Oksana Domnina and Maxim Shabalin of Russia perform during Festa on Ice 2010 at Olympic gymnasium on April 16, 2010 in Seoul, South Korea. (Photo by Chung Sung-Jun/Getty Images)Oksana Domnina and Maxim Shabalin
When it comes to Winter Olympics fashion, no outfits are as memorable as the ones worn by figure skaters. Katarina Witt’s showgirl-inspired costume in the 1988 Calgary Games, which resembled a strange and flamboyant combination of Big Bird and the Cookie Monster, left quite a lasting impression. In fact, the outfit prompted officials to create the “Katarina Rule,” which requires female skaters to cover their hips and butt. Even Nancy Kerrigan’s simple gold dress designed by Vera Wang worn during the 1994 Olympics is still talked about.
Many figure skating fashion choices are made for aesthetic reasons and add a level of showmanship to the routine. But some practices are a little more obscure, and the reasoning may not be so obvious. For instance, why do so many elite figure skaters insist on wearing their nude-colored tights over their skates?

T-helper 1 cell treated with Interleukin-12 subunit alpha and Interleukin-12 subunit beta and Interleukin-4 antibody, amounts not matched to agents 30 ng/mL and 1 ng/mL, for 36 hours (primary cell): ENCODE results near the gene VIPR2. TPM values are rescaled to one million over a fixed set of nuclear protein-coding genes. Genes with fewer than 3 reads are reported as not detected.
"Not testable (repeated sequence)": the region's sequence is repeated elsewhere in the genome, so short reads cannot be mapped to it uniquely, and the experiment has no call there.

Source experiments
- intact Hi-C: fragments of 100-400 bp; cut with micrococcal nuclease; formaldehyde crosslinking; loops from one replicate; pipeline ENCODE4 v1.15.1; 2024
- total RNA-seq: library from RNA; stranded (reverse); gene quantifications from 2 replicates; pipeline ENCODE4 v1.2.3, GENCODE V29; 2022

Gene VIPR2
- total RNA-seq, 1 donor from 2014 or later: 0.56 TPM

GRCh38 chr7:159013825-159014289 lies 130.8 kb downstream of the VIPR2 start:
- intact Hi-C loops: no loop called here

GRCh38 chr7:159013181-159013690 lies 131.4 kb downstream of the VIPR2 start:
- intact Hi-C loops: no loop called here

Courtney Hicks, a gold medalist at the 2013 U.S. International Figure Skating Classic, told Yahoo Sports that she usually wears her tights over her figure skates because it elongates her legs, which gives the effect of more elegant lines. She also said that the tights cover her beat-up skates.
But some skaters disagree. Samantha Cesario, who finished eighth in the U.S. Figure Skating Championships, told Yahoo Sports that she is “not a big fan of tights over boots. Figure skates are so cute, why cover them?”
In addition to the style, wearing tights over figure skates serves a practical purpose -- to keep the figure skater from tripping over her own laces, which could be as painful as it would be embarrassing during an Olympics competition.
Figure skating events at the Sochi Games will take place between Feb. 6 and Feb. 20.